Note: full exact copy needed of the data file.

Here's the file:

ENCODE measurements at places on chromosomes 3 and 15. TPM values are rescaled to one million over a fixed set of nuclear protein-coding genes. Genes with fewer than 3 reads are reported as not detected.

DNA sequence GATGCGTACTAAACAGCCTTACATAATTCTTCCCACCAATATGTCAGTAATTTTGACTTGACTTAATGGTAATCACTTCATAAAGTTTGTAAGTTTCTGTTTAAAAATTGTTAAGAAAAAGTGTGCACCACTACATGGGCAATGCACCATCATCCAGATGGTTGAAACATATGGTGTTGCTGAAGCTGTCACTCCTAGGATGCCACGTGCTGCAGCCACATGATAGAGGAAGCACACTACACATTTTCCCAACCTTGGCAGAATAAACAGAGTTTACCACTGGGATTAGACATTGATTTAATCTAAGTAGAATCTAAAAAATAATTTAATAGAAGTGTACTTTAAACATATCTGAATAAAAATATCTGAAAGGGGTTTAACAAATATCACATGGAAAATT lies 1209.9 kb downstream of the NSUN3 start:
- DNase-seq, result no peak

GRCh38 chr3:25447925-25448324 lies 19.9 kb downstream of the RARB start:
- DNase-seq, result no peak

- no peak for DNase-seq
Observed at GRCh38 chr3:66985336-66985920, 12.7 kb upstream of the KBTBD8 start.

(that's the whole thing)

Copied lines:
ENCODE measurements at places on chromosomes 3 and 15. TPM values are rescaled to one million over a fixed set of nuclear protein-coding genes. Genes with fewer than 3 reads are reported as not detected.

DNA sequence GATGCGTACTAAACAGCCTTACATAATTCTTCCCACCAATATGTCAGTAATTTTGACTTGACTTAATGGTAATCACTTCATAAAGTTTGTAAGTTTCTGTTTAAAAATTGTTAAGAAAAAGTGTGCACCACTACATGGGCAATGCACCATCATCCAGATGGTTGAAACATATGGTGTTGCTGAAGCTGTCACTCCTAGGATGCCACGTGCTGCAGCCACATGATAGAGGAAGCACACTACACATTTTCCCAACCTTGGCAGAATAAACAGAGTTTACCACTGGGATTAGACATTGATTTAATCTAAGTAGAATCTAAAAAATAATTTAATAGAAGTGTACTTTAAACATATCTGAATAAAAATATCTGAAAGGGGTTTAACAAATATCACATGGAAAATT lies 1209.9 kb downstream of the NSUN3 start:
- DNase-seq, result no peak

GRCh38 chr3:25447925-25448324 lies 19.9 kb downstream of the RARB start:
- DNase-seq, result no peak

- no peak for DNase-seq
Observed at GRCh38 chr3:66985336-66985920, 12.7 kb upstream of the KBTBD8 start.